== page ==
Starting this week, I will be delving into the world of Dynamo, Autodesk’s open-source, visual programming tool. Though it can now be used as a stand-alone program (via Dynamo Studio), I will be using it primarily as an add-in for Revit.
I have been putting this off for several months now, but I have recently started a more complex project that has some good applications for Dynamo.
Though I must admit, that as a landscape architect, I was initially skeptical of how Dynamo could be useful for creating landscapes. Similar to Grasshopper for Rhino, architects like to showcase how Dynamo can be used to create complex, computational designs.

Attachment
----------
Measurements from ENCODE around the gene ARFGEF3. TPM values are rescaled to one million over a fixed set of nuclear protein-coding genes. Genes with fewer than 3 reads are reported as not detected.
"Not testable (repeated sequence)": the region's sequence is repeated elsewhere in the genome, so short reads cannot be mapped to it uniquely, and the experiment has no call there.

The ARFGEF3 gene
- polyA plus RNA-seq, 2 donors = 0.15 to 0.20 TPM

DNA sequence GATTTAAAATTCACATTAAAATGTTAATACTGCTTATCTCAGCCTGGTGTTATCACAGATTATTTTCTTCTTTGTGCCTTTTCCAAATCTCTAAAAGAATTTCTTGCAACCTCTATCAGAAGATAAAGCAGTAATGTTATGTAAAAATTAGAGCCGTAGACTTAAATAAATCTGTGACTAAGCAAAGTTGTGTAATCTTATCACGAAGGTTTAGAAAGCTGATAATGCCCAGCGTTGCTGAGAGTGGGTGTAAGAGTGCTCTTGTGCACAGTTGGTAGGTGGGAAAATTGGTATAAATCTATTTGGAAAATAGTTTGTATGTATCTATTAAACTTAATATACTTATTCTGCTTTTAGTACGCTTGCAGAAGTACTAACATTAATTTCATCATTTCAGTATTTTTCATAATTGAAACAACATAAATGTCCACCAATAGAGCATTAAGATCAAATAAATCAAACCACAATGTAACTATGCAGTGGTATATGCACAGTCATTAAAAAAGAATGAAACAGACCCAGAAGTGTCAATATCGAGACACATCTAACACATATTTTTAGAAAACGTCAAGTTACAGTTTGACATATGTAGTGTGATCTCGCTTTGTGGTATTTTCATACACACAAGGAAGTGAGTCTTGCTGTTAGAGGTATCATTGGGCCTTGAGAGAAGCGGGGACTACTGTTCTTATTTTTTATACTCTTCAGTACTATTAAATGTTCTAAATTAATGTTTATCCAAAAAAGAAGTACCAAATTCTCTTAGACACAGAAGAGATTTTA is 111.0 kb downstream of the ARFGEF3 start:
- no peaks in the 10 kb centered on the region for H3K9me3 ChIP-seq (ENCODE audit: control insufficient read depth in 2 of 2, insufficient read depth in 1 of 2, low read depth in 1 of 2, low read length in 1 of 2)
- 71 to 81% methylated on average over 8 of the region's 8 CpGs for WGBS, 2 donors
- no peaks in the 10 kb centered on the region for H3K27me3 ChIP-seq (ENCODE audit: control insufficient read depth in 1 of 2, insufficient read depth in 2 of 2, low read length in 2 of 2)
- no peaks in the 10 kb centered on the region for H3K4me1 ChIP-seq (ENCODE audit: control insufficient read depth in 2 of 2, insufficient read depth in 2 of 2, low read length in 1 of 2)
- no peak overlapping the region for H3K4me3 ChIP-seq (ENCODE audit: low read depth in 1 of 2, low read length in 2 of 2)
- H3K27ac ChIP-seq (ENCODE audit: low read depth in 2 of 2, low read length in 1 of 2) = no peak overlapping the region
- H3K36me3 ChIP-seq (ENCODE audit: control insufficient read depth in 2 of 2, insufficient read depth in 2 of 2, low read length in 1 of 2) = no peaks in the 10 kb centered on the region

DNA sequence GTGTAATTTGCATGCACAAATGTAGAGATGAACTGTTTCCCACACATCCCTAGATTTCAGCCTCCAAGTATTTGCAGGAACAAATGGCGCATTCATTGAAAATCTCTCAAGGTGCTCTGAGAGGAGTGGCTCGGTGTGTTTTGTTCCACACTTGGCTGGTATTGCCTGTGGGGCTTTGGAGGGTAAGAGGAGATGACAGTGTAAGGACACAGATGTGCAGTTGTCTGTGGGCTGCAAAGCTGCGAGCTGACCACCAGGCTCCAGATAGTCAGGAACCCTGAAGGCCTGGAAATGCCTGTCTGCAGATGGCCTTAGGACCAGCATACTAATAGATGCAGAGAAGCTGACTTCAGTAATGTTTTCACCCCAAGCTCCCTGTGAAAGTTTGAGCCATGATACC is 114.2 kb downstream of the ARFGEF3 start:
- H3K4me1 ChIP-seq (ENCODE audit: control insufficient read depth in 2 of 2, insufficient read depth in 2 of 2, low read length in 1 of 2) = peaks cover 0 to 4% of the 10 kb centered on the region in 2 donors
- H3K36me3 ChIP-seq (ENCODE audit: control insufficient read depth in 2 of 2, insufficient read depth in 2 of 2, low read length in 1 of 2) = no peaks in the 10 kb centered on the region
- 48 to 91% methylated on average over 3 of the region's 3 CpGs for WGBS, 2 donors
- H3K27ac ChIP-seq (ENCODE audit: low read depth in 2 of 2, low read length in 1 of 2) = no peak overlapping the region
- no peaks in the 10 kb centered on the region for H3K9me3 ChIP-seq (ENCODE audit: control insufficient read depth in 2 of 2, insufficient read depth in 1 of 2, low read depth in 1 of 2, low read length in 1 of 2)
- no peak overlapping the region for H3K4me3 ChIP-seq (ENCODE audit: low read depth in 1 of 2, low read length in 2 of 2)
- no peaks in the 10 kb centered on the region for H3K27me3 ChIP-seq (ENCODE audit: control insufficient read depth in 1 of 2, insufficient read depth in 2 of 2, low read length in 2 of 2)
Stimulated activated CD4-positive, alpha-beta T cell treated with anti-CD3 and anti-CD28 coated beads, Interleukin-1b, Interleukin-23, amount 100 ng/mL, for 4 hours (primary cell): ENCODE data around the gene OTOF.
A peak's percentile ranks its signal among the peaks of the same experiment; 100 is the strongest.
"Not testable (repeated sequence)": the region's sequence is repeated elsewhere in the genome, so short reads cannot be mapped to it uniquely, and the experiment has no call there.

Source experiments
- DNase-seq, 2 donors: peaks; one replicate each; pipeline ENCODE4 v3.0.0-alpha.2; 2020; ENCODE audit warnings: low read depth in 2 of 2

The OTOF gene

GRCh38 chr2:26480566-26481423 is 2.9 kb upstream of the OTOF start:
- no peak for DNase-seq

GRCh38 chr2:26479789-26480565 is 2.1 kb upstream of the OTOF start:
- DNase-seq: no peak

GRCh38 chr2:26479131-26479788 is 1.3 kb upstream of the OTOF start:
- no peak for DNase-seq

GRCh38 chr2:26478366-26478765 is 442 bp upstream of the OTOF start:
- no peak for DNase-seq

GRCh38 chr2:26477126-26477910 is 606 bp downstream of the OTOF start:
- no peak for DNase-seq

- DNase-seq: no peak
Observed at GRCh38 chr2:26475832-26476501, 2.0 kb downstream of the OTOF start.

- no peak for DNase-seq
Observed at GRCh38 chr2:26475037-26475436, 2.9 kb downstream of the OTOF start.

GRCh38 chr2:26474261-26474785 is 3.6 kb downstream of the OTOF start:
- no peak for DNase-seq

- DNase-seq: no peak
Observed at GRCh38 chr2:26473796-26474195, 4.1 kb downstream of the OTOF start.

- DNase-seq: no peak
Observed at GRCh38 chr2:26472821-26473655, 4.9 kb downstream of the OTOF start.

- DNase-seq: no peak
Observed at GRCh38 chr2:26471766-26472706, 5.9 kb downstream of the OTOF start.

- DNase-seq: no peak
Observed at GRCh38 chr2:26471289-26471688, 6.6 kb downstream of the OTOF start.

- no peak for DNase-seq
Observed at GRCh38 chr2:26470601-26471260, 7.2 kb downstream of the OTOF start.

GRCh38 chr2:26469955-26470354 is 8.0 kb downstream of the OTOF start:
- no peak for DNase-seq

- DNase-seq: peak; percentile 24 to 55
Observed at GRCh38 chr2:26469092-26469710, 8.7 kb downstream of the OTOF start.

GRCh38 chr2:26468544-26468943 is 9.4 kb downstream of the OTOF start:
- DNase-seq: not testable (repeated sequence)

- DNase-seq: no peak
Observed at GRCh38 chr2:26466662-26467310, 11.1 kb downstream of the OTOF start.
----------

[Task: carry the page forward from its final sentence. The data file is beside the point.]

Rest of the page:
This is great if you are an architect or structural engineer, but how is this useful in the landscape?
Well, the bottom line is that Dynamo gives you direct access to the Revit API. And it does so in a very user-friendly and understandable way.
This means that you can use Dynamo to create programs that can automatically create and modify Topography or automatically create and modify Floor sub-elements, which can save you a lot of time. Unfortunately, to access some of the more powerful tools, you also need to know some Revit API programming language. So I am also trying to learn a bit more about Python.
But to start out, I will mostly be using out-of-the-box Dynamo nodes. If you want to check it out, Dynamo is really quick to download and install (and comes automatically installed with Revit 2016). And there is now a Dynamo Primer, which is a brief yet comprehensive guide to using Dynamo.